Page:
You want to know what tough is, try being born in one place, leaving all familiar things as a young man, and learning to survive and support yourself in an alien world. Then move to another place (and language) and learn how to support yourself again. And then move to another place and another language and not just learn the local ropes all over again but become a giant in your chosen profession.
You don’t need to see one of his 76 films to understand the genius of Billy Wilder.
Wilder was one of those mid-century mittel-Europeans who knew how to survive and succeed. They walked across Russia, they walked out of Auschwitz, they walked away from trouble and if it ever found them again they knew what to do.
Wilder tells the story: “If you ever wake up in a strange hotel room with a strange woman at your side and she is dead, call Sam Spiegel. He will know what to do.”
If you want to know how to survive, ask a survivor. If you want to know how to succeed, figure it out. The story could be the opening scene from a film noir, but in Wilder’s life and in Spiegel’s it is just a dramatization of the danger and uncertainty that lurked around every corner of it until they hit Hollywood. In a tight spot? Buddy, the Gestapo aren’t even on the train yet. The thing is, figure it out: be smart, resourceful and work like hell. In other words, be “creative”.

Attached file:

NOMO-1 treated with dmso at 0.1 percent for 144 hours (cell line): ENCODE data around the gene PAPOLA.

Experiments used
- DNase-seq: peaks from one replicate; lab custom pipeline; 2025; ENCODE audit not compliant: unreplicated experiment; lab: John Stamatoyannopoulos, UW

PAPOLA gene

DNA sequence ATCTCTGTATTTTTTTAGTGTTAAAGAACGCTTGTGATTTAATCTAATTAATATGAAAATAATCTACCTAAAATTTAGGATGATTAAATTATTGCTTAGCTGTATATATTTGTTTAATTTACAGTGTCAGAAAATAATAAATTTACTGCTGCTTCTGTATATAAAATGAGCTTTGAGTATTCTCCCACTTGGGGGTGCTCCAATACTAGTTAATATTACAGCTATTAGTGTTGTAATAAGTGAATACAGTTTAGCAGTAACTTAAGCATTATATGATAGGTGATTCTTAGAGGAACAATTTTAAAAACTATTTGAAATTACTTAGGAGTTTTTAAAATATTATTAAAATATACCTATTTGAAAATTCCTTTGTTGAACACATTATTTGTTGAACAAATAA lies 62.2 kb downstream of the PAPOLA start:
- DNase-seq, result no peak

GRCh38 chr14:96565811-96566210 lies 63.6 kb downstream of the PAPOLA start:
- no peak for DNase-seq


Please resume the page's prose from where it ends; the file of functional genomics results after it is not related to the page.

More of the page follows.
Immigrants have a great advantage over the rest of us. They are continually called on to reinvent themselves, to figure it out. While most of us have them given to us from birth, they have to write their own parts. That’s why they are often so good at it and do so well. That’s not a Mexican gardener in front of your house, that’s someone inventing himself.
He’s in good company.
Endre Friedmann left Budapest aged 16. He went to Berlin, danced in clubs with women who needed a companion, learned to use a camera, went to Paris, fell in love with Gerda Taro, took his Leica to the Spanish Civil War, went the the Second World War, jumped into bullet-slashed water in Normandy with the first allied troops, entered Paris with General LeClerc, partied with Hemingway, made love to Ingrid Bergman, founded Magnum with Cartier-Bresson, went to China, went to Russia with Steinbeck, went to Utah, worked in New York, became an American, went to IndoChina and before he died there, stepping on a land mine, Robert Capa reminded all photographers that if their pictures weren’t good enough they weren’t close enough.
Immigrants are the quintessential Americans. Or rather they have what we would like to think are American essentials. Risk-takers because they have nothing to lose, full of innovation and energy because that’s what’s in their bank, investors in the future because they have no past to return to. Entrepreneurs, they have the potential to reinvent themselves, and us.
And we are afraid of letting too many in.